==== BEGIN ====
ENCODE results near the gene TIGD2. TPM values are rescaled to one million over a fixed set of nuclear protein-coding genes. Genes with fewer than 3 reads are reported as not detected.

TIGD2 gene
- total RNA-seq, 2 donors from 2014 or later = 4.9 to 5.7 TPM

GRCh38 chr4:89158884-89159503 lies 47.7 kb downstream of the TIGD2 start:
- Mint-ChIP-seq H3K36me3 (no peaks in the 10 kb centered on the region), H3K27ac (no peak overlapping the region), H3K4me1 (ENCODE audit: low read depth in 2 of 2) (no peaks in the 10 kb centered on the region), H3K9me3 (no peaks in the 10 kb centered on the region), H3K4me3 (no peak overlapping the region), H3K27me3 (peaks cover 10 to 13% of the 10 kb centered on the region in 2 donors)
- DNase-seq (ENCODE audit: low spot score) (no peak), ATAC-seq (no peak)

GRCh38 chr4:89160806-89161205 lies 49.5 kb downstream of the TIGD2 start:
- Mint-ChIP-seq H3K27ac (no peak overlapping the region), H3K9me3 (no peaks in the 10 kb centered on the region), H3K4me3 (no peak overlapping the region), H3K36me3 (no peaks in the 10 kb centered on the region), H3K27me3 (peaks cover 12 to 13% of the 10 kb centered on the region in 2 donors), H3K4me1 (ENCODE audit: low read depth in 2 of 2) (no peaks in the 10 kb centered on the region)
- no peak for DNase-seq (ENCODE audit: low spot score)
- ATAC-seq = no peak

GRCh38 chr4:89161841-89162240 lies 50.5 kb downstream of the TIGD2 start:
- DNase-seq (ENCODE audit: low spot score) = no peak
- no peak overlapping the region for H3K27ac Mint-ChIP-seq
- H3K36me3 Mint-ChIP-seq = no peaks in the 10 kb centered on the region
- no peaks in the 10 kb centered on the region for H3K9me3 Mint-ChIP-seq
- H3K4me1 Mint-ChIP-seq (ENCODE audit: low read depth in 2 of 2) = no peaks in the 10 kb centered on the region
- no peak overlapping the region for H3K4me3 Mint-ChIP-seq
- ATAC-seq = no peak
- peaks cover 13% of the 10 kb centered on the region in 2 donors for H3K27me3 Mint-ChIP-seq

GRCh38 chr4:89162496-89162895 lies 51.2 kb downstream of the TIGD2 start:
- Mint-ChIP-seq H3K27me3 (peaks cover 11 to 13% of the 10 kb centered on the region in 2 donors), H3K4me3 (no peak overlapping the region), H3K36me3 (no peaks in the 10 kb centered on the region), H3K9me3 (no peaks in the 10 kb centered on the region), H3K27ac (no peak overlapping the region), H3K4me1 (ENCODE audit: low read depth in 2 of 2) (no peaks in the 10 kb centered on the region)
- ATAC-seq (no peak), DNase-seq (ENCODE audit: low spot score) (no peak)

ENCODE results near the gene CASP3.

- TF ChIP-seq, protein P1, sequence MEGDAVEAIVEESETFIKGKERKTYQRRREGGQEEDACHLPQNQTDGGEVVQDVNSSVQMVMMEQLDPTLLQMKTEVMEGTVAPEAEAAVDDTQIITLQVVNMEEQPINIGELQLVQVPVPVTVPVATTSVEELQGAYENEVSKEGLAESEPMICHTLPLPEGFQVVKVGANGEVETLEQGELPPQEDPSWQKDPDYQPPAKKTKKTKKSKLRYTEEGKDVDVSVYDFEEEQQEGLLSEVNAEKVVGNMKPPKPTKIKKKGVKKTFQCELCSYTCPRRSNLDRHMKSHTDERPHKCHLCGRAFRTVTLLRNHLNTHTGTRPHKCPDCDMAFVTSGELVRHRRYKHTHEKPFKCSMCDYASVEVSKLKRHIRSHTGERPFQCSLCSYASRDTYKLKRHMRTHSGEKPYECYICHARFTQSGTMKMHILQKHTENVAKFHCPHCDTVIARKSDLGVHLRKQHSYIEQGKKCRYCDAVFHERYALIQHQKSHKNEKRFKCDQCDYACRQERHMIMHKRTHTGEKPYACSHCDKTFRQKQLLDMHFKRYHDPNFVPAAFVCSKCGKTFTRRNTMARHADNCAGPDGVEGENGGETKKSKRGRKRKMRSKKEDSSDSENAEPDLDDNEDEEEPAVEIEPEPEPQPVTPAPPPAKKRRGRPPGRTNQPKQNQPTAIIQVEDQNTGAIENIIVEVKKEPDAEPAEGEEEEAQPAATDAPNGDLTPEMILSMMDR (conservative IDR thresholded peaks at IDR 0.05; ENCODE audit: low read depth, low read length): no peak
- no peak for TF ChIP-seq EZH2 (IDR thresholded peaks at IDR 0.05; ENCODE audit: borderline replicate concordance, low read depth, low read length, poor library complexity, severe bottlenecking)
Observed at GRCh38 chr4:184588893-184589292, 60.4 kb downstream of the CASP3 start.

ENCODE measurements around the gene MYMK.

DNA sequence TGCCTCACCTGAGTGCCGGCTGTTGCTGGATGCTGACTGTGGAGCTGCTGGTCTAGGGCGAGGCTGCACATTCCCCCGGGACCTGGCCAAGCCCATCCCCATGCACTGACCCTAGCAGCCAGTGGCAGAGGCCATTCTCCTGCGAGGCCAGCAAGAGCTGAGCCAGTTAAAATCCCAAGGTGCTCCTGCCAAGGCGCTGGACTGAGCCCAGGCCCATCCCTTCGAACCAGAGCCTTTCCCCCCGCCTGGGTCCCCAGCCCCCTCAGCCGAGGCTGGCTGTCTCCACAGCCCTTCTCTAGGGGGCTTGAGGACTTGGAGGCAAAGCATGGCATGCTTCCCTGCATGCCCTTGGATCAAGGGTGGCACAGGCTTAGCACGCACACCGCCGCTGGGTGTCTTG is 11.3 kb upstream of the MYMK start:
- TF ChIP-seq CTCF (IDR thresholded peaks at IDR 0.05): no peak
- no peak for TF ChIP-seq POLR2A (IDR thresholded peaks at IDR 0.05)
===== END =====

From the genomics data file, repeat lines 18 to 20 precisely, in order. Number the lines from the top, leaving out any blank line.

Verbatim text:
- ATAC-seq = no peak
- peaks cover 13% of the 10 kb centered on the region in 2 donors for H3K27me3 Mint-ChIP-seq

GRCh38 chr4:89162496-89162895 lies 51.2 kb downstream of the TIGD2 start: